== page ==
Latest Fed projections for the US economy are expected to have worsened considerably from last quarter. Robin suggests the 2011 growth forecast, due for release tomorrow, will fall to 3-3.5 per cent for next year. Unemployment might rise above 8 per cent in 2012, with long-term unemployment rising by more than a percentage point to 6 per cent. Below is a summary of recent projections with Robin’s figures added to the November row:
You can take a gloomy view of today’s eurozone GDP figures. Third quarter growth, at 0.4 per cent on the previous three months, was weaker than in the US and UK – where the talk is about quantitative easing and further measures to boost the economy - and the underlying trend appears to show a clear deceleration from the first half of the year.
But I suspect the ECB is not going to be too disappointed. Germany still managed an impressive 0.7 per cent expansion, while the French and Italian economies continue to expand, even if at a modest pace. Yves Mersch, Luxembourg’s central bank governor, has just told Bloomberg that the latest data were in line with the ECB’s “baseline scenario”. Certainly, the growth outlook will not stop the ECB from pressing ahead with its “exit strategy” to unwind emergency measures taken to support the financial system. Whether Ireland or the other “peripheral” eurozone countries do is another question…
German industrial production fell 0.8 per cent in September, according to the Berlin economics ministry, which was a bigger drop than analysts expected. After Friday’s disappointing orders data, the latest news seems to confirm that Germany’s economy has shifted down a gear.
Still, don’t write off yet the recovery in Europe’s largest economy. Export figures for September – released a few hours earlier by the federal statistics office in Wiesbaden - went in the opposite direction. Exports were 3.0 per cent higher than August – and a whopping 22.5 per cent higher than September last year. External demand, it appears, is continuing to power German growth.
Moreover, third quarter gross domestic product data on Friday are expected to show Europe’s economy was growing at a fair clip. Even forecasts at the gloomier end of the range are for a rise of about 0.4 per cent Read more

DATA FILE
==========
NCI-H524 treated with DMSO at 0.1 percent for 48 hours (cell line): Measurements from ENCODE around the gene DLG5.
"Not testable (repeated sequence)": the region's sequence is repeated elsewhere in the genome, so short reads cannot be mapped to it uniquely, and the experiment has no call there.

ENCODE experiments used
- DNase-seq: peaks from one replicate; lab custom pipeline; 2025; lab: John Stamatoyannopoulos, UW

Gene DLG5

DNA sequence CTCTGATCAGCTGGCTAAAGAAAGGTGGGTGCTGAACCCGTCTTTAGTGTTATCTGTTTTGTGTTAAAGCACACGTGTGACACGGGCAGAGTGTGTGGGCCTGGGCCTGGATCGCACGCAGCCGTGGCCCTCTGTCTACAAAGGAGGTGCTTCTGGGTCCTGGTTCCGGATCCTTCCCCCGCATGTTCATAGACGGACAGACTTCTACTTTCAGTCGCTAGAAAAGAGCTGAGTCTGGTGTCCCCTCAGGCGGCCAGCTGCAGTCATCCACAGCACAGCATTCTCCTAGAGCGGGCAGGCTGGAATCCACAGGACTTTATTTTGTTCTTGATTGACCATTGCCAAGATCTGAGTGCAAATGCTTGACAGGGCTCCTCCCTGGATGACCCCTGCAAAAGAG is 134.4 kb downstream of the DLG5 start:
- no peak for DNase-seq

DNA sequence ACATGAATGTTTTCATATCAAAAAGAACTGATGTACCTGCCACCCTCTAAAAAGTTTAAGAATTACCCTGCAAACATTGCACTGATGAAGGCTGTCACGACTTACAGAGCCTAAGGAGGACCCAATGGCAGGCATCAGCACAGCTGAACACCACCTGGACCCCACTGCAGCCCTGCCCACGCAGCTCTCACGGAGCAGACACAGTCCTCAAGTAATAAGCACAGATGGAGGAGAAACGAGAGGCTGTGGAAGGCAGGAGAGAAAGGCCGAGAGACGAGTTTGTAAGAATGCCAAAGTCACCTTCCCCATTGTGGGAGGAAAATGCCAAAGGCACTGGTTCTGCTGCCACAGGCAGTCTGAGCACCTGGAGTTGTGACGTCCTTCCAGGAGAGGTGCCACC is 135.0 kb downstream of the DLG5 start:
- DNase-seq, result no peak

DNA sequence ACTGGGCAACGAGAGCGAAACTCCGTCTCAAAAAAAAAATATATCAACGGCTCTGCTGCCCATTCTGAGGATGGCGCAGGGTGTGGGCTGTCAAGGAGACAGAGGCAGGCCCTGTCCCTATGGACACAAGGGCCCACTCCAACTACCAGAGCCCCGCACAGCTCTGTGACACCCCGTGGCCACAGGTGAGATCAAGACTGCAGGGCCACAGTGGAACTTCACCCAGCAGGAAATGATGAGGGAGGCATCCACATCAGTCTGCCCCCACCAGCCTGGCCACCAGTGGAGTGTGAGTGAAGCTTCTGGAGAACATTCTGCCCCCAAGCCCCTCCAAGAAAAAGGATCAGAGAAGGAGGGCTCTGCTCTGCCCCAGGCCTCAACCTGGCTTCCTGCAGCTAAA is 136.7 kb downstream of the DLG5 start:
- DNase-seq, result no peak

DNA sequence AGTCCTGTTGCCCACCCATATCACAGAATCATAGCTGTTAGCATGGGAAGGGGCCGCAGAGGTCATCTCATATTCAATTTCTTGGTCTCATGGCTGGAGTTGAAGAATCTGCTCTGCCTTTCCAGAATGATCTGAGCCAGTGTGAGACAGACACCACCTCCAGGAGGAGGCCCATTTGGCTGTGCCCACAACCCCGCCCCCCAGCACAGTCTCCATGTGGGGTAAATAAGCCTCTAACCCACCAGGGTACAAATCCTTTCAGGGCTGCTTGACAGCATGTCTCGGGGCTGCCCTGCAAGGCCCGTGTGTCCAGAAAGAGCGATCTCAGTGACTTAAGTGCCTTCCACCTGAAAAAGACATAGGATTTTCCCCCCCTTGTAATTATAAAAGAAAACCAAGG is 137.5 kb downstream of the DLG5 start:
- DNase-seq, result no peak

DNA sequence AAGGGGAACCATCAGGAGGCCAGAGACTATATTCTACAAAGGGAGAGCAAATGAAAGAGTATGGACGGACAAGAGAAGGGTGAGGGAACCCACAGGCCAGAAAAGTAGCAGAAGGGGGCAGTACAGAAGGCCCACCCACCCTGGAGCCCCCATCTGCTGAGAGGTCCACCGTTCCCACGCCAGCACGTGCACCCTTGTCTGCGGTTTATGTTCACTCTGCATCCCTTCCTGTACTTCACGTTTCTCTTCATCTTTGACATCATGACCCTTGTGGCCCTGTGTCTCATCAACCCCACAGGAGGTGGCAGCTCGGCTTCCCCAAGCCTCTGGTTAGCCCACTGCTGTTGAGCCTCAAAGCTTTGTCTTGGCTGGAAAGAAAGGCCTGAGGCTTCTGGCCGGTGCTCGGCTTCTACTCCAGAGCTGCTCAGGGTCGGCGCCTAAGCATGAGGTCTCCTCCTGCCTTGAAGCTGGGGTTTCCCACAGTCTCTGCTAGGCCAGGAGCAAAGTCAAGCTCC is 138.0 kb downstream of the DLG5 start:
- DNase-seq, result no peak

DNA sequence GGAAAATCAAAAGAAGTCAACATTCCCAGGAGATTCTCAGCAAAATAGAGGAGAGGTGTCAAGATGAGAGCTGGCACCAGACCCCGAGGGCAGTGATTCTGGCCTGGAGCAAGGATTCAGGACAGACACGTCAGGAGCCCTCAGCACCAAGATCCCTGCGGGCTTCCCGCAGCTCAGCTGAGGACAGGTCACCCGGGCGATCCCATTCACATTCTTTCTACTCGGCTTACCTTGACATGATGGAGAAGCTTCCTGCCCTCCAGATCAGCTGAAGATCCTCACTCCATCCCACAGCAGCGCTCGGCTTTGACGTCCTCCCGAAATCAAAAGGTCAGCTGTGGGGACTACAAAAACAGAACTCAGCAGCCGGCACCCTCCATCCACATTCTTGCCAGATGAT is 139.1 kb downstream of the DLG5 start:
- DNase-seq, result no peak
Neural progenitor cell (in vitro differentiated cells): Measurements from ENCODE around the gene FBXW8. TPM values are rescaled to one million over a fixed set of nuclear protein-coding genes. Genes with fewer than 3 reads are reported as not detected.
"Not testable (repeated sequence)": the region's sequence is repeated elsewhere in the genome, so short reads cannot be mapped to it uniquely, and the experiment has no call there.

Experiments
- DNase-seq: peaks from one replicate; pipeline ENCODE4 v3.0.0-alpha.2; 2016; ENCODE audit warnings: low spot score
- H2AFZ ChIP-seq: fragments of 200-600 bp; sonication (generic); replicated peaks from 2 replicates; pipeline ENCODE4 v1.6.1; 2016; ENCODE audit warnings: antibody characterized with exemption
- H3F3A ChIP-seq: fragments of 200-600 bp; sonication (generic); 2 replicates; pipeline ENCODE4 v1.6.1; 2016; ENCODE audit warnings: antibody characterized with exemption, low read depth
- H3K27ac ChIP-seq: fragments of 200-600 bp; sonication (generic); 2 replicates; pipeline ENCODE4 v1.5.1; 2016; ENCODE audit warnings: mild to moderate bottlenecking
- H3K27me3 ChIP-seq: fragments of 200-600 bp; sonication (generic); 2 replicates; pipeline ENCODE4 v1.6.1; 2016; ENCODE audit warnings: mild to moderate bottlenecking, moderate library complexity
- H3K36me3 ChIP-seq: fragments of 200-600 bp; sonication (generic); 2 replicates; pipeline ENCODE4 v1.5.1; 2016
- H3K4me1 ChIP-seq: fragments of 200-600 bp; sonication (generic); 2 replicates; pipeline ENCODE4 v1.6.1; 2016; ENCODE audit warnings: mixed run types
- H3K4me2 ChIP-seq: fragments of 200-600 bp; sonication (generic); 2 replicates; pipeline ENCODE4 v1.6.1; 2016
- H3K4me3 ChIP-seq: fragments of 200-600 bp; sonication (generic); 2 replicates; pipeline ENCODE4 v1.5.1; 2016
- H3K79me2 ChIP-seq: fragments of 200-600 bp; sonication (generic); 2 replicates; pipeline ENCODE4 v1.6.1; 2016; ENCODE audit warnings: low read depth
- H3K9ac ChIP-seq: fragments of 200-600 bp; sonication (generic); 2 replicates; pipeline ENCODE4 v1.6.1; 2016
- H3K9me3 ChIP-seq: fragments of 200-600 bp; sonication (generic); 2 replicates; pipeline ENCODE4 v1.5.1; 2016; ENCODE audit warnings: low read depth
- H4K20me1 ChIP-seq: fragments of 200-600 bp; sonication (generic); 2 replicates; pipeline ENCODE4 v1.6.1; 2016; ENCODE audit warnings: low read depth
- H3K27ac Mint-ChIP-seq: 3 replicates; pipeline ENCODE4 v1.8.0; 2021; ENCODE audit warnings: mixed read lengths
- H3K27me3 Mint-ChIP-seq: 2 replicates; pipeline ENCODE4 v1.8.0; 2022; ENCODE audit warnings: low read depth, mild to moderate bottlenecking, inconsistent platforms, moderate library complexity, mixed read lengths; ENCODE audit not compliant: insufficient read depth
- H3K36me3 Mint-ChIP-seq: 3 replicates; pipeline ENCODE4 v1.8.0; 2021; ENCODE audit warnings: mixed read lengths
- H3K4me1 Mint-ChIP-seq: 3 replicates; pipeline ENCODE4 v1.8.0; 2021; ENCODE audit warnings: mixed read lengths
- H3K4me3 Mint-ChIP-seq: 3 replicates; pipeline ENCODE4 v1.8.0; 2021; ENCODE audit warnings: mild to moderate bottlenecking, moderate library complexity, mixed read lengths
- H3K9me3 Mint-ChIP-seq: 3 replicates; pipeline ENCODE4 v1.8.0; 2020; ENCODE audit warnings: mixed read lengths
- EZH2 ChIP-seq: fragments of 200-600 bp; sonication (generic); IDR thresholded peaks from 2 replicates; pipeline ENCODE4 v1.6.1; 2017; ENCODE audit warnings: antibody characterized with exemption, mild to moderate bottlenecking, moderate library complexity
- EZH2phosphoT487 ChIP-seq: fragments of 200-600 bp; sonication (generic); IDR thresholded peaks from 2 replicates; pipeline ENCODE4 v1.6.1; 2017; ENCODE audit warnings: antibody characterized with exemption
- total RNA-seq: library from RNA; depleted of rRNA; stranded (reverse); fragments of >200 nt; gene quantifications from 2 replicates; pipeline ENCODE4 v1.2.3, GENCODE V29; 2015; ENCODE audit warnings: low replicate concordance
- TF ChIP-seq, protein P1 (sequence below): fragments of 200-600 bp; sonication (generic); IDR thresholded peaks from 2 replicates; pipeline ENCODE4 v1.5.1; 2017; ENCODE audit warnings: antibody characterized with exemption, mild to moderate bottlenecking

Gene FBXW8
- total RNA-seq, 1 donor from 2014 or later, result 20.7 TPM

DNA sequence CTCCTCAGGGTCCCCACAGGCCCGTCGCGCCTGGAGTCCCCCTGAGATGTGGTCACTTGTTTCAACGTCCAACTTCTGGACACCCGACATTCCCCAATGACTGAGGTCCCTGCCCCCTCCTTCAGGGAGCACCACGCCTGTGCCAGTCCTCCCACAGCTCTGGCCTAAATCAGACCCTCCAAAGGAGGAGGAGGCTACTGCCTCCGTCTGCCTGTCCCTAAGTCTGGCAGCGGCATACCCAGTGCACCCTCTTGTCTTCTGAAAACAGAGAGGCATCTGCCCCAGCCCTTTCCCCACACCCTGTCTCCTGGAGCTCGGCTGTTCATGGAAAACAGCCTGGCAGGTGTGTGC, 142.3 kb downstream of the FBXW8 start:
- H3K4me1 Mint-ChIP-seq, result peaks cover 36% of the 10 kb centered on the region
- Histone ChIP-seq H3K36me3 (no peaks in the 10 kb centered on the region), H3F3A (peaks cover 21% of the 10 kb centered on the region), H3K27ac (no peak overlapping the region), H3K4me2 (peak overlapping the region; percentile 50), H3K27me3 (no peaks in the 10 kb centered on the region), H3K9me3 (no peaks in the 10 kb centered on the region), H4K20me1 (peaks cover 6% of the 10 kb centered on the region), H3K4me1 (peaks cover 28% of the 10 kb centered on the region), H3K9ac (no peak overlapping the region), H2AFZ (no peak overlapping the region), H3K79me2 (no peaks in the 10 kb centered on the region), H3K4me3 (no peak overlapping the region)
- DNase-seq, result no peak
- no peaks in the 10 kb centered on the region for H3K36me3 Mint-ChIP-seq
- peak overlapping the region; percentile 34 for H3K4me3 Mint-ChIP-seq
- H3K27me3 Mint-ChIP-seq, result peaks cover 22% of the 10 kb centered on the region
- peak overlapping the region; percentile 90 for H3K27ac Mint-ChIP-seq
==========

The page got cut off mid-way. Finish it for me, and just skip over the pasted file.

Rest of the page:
UK output rose by 0.8 per cent in the third quarter, according to a preliminary estimate from the Office for National Statistics. The rise is smaller than the surprise 1.2 per cent increase in the second quarter, but substantially above expectations of 0.4 per cent, and the ONS argues that underlying growth in the two quarters is essentially unchanged: “Allowing for the recovery in Q2 following the bad weather at the start of the year, the underlying growth in Q3 is broadly similar to that in Q2.” The UK’s output, or gross domestic product, rose 2.8 per cent between Q309 and Q310.
Output is likely to be restricted in the coming quarters as the spending cuts start to bite, but one of the benefits of the austerity programme has been underlined as S&P raised the UK’s outlook to stable from negative. They said: “In our opinion, the decisions reached by the United Kingdom coalition government in its 2010 Spending Review reduce risks to the government’s implementation of its June 2010 fiscal consolidation program. Moreover, the coalition parties have shown a high degree of cohesion in putting the U.K.’s public finances onto what we view to be a more sustainable footing.”
The IMF tends to be a bit sniffy about countries’ economic policies in its annual report on countries’ economies. That often helps finance ministries in domestic political battles to do the right thing.
But with the new government adopting Fund-friendly fiscal policy, the Bank of England insisting it is ready to act either way on monetary policy and a strengthening of financial policies on the way, the Fund has been reduced to a schoolkid’s crush in its latest assessment of the UK economy. I understand from the Treasury that the chancellor is pleased.